Ukrainian Parliament dissolves itself
“Until some drastic changes happen we won’t leave”, Viktor Stanislavych, a member of the People’s Party of Ukraine, explains to me in Maidan. Their Mongolian yurt in the centre of the square will remain in the same spot it has been since the beginning of the revolution until “elections are called and a new Parliament is formed.”
Indeed, he is not the only person that points out that not all demands made by activists during the revolution have been met yet. Viktor Yanukovych was ousted by his own Parliament, the so-called Verkhovna Rada. With him, his whole cabinet was forced to step down to be substituted by Petro Poroshenko’s line-up. But for Maidaners, Yanukovich only signified the tip of the iceberg of corruption. In Ukraine — unlike in many other European countries — the President and the Parliament are elected separately. And the latter was the second target of Ukrainian activists.
Today, the coalition Parliament has dissolved itself for President Poroshenko to organise early parliamentary elections on the 26th October 2014 instead of in 2017 as expected. With it, Prime Minister Arseniy Yatsenyuk has also resigned. How will the 450 seats of Verkhovna Rada be distributed? The latest polls locate the chocolate King’s party, All-Ukrainian Union Solidarity, as the winner of over a fourth of the seats. Yulia Timochenko’s Batkivshchyna follows with 16,6%, which would result in about 75 seats. The elections might see the expansion of the Radical Party, which could go from 1 (currently occupied by Oleh Lyashko, who is famously taking the law in his own hands in Eastern Ukraine “hunting for separatists” as reported by Vice News’ Simon Ostrovsky) to 70 members in Parliament. Svoboda, having conquered 10% of the seats in 2012, would be relegated to under 5% — possibly because of the degrading political image they hold in Ukraine.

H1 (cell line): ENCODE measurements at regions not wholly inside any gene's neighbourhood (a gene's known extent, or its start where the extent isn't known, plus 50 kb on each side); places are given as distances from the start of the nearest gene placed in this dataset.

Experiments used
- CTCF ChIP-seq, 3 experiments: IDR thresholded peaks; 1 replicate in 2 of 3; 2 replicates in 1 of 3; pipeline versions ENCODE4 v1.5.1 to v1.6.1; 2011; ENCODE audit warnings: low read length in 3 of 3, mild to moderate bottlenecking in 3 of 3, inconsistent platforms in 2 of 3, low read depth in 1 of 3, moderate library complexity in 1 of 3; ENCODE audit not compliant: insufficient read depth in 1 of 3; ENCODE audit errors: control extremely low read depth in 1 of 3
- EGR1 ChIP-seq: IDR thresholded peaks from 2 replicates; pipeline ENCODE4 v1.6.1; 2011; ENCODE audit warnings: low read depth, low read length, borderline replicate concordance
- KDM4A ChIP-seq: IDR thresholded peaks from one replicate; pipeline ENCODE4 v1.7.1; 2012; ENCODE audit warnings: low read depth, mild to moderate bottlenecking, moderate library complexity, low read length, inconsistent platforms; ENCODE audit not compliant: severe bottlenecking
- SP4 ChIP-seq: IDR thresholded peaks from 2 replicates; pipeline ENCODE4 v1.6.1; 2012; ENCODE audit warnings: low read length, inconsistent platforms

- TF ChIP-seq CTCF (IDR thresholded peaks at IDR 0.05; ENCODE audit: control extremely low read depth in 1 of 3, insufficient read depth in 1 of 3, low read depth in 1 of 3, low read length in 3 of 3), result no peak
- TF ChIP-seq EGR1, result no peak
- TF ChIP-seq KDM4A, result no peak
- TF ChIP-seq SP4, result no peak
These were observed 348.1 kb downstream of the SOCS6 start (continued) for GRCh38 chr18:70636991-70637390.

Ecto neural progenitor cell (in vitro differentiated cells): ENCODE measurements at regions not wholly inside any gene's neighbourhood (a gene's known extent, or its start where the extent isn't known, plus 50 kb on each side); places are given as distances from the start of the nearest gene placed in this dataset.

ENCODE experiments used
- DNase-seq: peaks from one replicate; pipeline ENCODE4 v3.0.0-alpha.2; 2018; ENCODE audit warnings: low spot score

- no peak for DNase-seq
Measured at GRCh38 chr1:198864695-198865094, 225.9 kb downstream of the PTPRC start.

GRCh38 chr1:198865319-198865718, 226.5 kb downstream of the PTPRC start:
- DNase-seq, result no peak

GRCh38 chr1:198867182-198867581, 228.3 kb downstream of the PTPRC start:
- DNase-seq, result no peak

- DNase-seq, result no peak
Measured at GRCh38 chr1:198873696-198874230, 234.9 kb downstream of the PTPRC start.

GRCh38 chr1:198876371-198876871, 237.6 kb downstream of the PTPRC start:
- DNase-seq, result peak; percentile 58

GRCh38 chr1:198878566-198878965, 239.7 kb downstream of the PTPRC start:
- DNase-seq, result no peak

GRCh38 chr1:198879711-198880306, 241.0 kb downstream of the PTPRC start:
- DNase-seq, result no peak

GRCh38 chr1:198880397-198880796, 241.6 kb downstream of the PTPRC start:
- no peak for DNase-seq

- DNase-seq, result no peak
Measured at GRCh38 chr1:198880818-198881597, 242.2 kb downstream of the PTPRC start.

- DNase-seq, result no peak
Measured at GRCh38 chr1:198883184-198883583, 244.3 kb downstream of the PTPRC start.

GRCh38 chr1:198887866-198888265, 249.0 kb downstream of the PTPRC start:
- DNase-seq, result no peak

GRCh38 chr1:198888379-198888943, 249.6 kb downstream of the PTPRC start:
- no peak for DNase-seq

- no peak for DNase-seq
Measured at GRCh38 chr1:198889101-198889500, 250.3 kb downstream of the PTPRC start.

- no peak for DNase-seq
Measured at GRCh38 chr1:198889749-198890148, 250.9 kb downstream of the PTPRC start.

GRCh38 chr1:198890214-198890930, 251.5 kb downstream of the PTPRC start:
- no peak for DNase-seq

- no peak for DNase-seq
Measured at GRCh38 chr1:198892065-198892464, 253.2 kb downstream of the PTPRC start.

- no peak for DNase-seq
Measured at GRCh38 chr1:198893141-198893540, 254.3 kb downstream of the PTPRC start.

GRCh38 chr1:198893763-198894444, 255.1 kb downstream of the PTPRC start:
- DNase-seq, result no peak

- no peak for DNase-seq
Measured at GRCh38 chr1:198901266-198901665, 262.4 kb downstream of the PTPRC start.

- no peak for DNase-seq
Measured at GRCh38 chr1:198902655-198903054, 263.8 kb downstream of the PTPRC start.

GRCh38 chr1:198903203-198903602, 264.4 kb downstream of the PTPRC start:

The Right Sector’s bare support is worth mentioning too. Created just after the commencement of Maidan, many Ukrainians seem to attribute to them the victory against Yanukovych and the positive advancement of their troops in the East. On the contrary, many also expressed their concerns with a party that has been coined as ultranationalist by almost all international media outlets. It seems to me that the party itself has exalted its participation in Maidan and the Eastern war to an exaggerated point attempting to create a larger group of followers.
Also, the announced death of the Communist Party has been confirmed today by Verkhovna Rada chairman Turchynov. Having had 32 seats since 2012, it has been illegalised for accusations of supporting pro-Russians in the Eastern war, as well as longing for a return to Soviet like times. 308 criminal files have been opened against them for supporting the annexation of Crimea amongst others. True or false, Poroshenko has got rid of one of the voices in Parliament that would signify a loud opposition to his shift towards the West.
Nevertheless, militias don’t regard the fight against a government bleached in corruption, the loss of Crimea or other reminiscences of Maidan as the priorities to be tackled. As I am reminded by Viktor Stanislavych, “we have a war now”.
Text by Marta García Aliaga
Picture by Rowan Farrell